Balanced Scorecard: Deconstructing Strategy Maps

It would make for a fascinating study to understand what makes a framework stick i.e. gain widespread adoption while others fizzle away. Porters’ five forces, an arguably academic framework lacking implementation detail, is “the” strategy framework. Zachman Framework for enterprise architecture, despite its obvious and copiously documented limitations, has been the de-facto enterprise architecture framework for decades. The list is long and predictable.

The use of the Balanced Scorecard framework reminds me of a Chris Rock comedy routine where he describes growing up poor. His father had one medicine for all ailments – Robitussin. Cough and cold? Drink Robitussin. Broken bone? Sprinkle some “tussin” on it…

Balanced Scorecard is the “tussin” for all business issues. Business Strategy? Drink some scorecard. IT Alignment? Sprinkle some scorecard on it. The list is endless.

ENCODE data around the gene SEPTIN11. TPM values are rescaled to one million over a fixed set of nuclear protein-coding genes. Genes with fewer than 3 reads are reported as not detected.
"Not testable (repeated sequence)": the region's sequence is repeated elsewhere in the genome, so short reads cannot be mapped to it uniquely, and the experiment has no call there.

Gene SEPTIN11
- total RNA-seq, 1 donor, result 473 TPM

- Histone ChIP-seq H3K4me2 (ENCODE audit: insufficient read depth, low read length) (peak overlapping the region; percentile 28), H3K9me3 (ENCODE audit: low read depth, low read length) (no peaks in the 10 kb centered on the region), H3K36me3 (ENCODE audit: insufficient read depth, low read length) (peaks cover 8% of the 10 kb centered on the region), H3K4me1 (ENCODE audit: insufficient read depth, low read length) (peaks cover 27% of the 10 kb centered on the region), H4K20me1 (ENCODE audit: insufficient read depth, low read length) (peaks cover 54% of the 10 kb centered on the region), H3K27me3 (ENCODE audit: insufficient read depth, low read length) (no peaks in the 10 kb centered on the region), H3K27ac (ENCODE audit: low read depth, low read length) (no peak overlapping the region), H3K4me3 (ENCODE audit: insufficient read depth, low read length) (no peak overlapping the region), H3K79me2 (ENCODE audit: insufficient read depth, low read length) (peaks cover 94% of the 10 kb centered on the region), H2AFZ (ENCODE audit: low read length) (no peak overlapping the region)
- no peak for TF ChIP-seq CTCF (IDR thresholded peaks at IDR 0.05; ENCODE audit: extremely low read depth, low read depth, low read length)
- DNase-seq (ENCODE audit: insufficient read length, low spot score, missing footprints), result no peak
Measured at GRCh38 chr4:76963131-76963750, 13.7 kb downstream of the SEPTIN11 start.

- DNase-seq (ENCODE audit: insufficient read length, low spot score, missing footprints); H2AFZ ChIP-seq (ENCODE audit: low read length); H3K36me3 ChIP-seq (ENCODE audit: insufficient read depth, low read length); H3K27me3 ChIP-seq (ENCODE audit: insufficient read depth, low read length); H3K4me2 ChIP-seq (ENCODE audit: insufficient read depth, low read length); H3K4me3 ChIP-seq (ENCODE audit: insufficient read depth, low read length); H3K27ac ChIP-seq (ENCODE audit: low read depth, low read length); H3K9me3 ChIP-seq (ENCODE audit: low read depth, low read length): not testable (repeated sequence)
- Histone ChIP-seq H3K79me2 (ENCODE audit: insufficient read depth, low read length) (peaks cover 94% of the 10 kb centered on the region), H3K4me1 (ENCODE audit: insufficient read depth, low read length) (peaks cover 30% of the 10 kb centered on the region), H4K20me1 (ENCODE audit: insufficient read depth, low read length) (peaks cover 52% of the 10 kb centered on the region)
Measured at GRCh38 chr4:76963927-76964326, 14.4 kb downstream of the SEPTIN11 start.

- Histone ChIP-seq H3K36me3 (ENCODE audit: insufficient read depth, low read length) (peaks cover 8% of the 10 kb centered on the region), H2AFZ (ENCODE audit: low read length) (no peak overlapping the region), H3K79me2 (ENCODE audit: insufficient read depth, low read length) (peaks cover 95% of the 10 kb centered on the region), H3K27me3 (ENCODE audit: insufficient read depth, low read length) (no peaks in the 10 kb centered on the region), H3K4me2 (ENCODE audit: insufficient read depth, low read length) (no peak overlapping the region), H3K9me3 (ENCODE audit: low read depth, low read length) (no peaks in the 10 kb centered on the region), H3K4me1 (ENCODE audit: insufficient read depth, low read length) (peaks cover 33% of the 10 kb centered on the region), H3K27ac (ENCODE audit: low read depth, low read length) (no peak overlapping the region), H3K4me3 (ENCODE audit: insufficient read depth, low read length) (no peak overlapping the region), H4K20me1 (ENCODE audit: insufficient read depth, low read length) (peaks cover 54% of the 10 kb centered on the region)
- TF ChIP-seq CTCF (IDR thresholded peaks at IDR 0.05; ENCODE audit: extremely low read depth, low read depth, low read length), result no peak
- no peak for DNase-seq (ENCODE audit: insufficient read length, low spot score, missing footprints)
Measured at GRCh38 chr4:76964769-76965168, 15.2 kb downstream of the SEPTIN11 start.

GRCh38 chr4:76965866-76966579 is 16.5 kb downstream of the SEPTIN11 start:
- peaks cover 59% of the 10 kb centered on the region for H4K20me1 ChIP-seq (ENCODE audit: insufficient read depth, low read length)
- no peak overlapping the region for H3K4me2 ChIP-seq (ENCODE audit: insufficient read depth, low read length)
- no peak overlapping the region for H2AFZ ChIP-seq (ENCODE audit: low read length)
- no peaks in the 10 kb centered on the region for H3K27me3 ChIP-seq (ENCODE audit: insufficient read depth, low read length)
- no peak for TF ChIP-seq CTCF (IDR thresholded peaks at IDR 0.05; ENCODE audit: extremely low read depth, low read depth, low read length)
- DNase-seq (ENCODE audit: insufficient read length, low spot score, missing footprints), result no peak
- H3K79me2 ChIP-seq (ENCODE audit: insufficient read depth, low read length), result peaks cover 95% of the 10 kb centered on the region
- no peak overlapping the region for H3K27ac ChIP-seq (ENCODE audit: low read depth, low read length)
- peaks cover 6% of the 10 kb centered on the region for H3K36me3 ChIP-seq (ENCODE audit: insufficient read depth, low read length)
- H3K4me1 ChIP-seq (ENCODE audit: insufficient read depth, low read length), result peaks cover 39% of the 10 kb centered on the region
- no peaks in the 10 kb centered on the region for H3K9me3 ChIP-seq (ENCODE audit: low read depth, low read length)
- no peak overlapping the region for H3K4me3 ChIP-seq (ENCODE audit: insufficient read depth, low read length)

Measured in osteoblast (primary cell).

One of the USP – unique selling proposition – of the Balanced Scorecard is the “cause and effect” principle which manifests itself in the form of a strategy map. This “cause and effect” principle is what distinguishes Balanced Scorecard from other “KPI scorecards” in your armory.

Some pundits have argued against this cause and effect principle as used in the Balanced Scorecard because no such thing exists between measurement areas.

This paper examines the “cause and effect” principle of the Balanced Scorecard in depth and argues that BSC is a practical framework i.e. cause and effect rules. Good Discussion.

Documents are in common file formats such as Microsoft Word (doc), Powerpoint (ppt), Excel (xls,csv,xlsx), and Adobe pdf. 1

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